The Parish stocks used to stand outside the west end of the Town Hall and offenders were placed therein by order of the Magistrates. These stocks must have been the property of the Parish and were not the property of the Lord of the Borough.
Two of the photos showing the stocks are of a visit made by King Edward VII. This could possibly have been at the time of the opening of the Sanitorium, named in his honour, or some other celebration as it appears that there are mugs being given away or sold.
‘I produce the Register of Convictions at Midhurst Petty Sessions which is in my possession as Justices Clerk. It shows that Henry Elldridge was convicted on January 24th 1859 of an offence the case being heard before one Magistrate Mr. Thomas A. Davis at the Justices Clerk’s Office as is done now sometimes in trivial casual cases before one Justice. I produce also the information laid by a Police Constable Henry Hayes which contains at the foot a minute in the hand writing of my father the then Justices Clerk and signed by the Justice stating that Henry Elldridge was fined 5/- and 5/6 costs to be paid in a week or else he was to be committed to the stocks for six hours. I also produce the distress warrant and return of no goods.
Henry Ford says:
I used to be called Henry Elldridge and I am 67 years old. I have always worked as a bricklayers labourer for the Cowdray Estate. When I was a young fellow I was locked up by the Police Constable Henry Hayes one Saturday night for making a disturbance. He put me in what we called the cage under the Town Hall. I was there till Monday morning, when I was brought before Mr. Davis the Magistrate at old Mr. Johnsons office. I was ordered to pay 10/6 and given a week, after which if I did not pay I was to have six hours in the stocks. I never paid. Some months after the Superintendent of Police took me and put me in the stocks, fastening my hands. The stocks stood in the Market Square near the church yard railings. A crowd came to see me. I was taken out after five and a half hours by order of the Magistrate Mr. Davis.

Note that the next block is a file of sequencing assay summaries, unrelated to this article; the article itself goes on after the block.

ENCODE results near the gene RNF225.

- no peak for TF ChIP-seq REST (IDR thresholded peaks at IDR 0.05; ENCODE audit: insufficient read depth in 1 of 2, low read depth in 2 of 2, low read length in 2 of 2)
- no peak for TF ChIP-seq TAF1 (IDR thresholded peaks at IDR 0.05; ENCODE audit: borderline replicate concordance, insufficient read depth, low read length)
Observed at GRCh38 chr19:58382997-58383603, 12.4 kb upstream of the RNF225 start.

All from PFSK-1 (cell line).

Charles Hounsome, Vanzell Cottage, Easebourne.
I am 80. In 1843 or 1844 I was apprenticed to Mr Mercer of Midhurst and under him I did repairs and alterations to the Town Hall in Market Square. It used to be called the Market House. The upper part was unsafe. It was not rebuilt but the roof was renewed and the stone steps now outside were moved from the inside. Hurdles were kept there for the Market. Prisoners were put in the cells there and vagrants. The Magistrates sat at the Angel but after the Town Hall was put right they sat there. The stocks stood by a post in front of the present Rural District Council Office, and vagrants and others who committed offences were put there by order of the magistrates. I have seen several in because they have been tipsy or something.